Pot Pourri

(11/5/2013)  A Toupee - Poem - The Toupee Tim Pat Wore


The toupee Tim Pat wore, now folks, was as weird as it was rare
And not the kinda toupee that them high fulooters wear;
Tim Pat he nivir tried to match the colour of the hair
Sez he: ‘No point pretending when there’s nothing really there.’

At 15 years Tim Pat he had/ to face the dreaded phallic challenge
Wan day a great big lump of hair fell in his oinion sandwich;
By 16 years Tim Pat, ochón, was balder than an egg -
He could strike (strake) a match on his baldy pate when he went to light his feg!

But, Tim Pat was the resourceful kind, he met fire with more fire,
So he rummaged round a day or two in the pigcrew and the byre
Till he fell upon a purta creel made up of good strong wire
‘Bedad,’ sez Tim Pat, ‘the very thing, that’s just what I require.’

Well, he used his wire cutters and cut it into shape;
A nice tight fit that sat just right upon his naked pate.
He then got hay and barley straw and a twig or two of heather,
Spent wan striking week by the tilley lamp till he’d weaved it all the gether.

To secure this new contraption upon his naked pate
No velcro, glue or other things high fulooters use of late;
He went out intae the hayshed and found some bailer twine
And tied it tight beneath his chin to secure it from the wind.

Now Tim Pat’s toupee, when truth is told, was a marvel to behold
And folk would came from far and near on foot and donkey load;
They’d face all kinds of weather and thole all kinds of sores
In hopes they’d get wan fleetin’ glance of the toupee Tim Pat wore.

And birds were known to nest in it - forebye the odd wee mouse or two
At midnight Mass last Easter out popped a Bombay cockatoo.
And other birds could come and nest just depending on the season (sazin)
And some folk swear last Christmas time they saw a turkey grazin’.

But, Tim Pat’s renown was destined, folks, to go beyond Lislabber
Reared on spuds and raw eggs and him knee-deep in clabber.
Wan day a wild wind it did blow from faraway Winsconsin -
Blew rucks of hay and stooks of corn from hell tae far-off Connacht.

That day, as fate would have it, Tim Pat was on his rounds
On his donkey foddering cattle (kettle) way up on mountainy ground;
The wind it snapped the bailer twine that held the toupee down
And blew it right clane aff his head and was last-seen Atlantic-bound.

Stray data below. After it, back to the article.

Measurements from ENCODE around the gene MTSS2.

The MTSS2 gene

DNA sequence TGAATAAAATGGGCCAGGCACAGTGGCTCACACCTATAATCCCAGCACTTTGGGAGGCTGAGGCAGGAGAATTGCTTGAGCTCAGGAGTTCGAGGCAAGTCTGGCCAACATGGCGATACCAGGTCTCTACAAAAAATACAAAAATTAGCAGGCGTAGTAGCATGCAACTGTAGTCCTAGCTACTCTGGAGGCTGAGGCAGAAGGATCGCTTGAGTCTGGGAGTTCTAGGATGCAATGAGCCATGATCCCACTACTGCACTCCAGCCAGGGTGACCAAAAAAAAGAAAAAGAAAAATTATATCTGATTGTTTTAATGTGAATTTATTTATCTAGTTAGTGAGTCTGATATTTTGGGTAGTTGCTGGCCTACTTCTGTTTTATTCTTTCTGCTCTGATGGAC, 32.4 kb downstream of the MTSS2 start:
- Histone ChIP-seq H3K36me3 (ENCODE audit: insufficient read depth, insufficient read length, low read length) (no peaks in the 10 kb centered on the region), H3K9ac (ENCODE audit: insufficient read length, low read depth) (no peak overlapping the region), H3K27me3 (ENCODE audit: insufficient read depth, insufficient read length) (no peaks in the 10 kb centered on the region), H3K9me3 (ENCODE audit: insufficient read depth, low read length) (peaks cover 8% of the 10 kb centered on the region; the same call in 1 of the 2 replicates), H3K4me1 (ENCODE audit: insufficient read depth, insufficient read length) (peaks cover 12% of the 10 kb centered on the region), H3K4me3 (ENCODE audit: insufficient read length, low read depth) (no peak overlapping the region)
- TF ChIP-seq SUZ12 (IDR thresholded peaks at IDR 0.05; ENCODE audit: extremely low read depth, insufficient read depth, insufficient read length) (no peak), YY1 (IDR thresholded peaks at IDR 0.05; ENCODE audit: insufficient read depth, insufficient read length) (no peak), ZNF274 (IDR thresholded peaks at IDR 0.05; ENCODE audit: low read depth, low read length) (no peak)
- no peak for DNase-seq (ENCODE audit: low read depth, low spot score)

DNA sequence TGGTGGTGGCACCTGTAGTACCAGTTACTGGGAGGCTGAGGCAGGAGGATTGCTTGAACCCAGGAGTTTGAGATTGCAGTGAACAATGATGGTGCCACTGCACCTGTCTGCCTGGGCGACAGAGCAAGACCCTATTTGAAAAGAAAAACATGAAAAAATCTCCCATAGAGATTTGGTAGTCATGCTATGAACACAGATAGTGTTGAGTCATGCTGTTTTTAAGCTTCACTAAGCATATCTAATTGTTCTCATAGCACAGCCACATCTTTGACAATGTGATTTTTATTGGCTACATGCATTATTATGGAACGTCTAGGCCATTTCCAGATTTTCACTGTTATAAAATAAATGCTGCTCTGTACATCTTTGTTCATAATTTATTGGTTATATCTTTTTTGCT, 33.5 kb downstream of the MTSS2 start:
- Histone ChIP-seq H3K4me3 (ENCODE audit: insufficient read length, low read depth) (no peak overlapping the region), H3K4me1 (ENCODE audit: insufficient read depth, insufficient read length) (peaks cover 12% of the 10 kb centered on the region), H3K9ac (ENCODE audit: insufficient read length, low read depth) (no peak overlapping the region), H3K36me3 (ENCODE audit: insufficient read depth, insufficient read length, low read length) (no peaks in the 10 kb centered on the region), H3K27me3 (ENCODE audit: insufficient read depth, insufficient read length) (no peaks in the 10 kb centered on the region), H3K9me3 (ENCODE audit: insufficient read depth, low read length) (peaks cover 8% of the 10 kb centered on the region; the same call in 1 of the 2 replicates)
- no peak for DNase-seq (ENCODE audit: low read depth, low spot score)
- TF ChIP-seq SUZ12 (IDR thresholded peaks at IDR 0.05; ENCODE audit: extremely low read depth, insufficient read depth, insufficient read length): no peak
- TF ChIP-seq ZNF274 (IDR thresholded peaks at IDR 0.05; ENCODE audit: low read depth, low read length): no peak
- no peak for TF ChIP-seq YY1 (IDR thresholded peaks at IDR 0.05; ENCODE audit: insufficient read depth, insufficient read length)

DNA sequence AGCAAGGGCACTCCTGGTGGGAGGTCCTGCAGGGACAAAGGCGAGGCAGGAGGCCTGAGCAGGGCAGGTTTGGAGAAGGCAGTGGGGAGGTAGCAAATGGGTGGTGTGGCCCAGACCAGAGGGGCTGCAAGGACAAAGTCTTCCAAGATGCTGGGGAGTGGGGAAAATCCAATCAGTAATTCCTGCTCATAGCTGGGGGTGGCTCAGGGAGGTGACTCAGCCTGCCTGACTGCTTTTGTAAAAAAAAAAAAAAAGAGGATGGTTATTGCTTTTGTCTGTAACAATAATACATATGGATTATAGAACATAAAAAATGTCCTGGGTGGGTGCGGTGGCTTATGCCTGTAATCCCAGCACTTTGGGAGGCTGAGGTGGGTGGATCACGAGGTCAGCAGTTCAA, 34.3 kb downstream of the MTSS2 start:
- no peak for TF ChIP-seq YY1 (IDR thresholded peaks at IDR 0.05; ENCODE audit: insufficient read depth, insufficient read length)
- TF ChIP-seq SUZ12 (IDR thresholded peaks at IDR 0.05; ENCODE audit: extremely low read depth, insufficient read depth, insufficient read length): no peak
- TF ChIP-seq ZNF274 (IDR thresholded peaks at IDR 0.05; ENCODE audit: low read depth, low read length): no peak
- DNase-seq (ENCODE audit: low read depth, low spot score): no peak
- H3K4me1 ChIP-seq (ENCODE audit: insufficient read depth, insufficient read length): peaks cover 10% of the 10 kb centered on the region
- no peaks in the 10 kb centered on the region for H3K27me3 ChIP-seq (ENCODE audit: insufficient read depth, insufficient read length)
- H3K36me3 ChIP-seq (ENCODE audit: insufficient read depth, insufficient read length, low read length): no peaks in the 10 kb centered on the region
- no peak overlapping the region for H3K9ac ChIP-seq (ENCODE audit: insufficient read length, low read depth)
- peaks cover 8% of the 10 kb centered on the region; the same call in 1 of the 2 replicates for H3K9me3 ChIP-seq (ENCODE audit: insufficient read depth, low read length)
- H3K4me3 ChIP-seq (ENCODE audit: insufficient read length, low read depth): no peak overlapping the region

Like wan of them extra-terrestial yokes it flew the country wide
Thro Buckna, Ringaskiddy, Belmullet and Athy;
It scared the folk in Dublin town as it flew up O’Connell Street
And bid goodbye to Paddy’s shores as it cleared Magillacuddy’s Reeks.

But, Tim Pat was the optimisitic soort and saw good in every ill
‘Tis a ill wind, man,’ sez the bould Tim Pat, ‘that won’t help tae pay me bills.
And sure enough as fate would have it his toupee did deliver
Cause it plonked itself right on the head of Statue, man, of Liberty.

When Tim Pat he had heard the news that his pride and joy was safe
He bought a sprink new pair of dungarees and washed the wellies clean (clane)
Yoked up the cart and donkey and got the boat that sailed from Cork
And in two short weeks was headline news in Times Square in New York.

Ye see, folks out there had nivir witnessed such a wondrous yoke before
And experts of every class and creed they camped outside his door
They analysed and fantasised, some prayed, some even swore
And all the while Tim Pat played cute as he saw his fortunes soar.

They invited him on T.V. shows that went from coast to coast
Of every bar in New York town Tim Pat he was the toast
But, six months in he’d had enough of this pretence and fuss
So, he gathered up his toupee and got on a Greyhound bus.

Tim Pat returned with his pockets lined to his wee hut in Lislabber
Whilst them expert folk from USA have their high renown in tatters
They’ll have to hang their lofty heads in shame forevermore
All taken in for fools, ha-ha, by the toupee Tim Pat wore.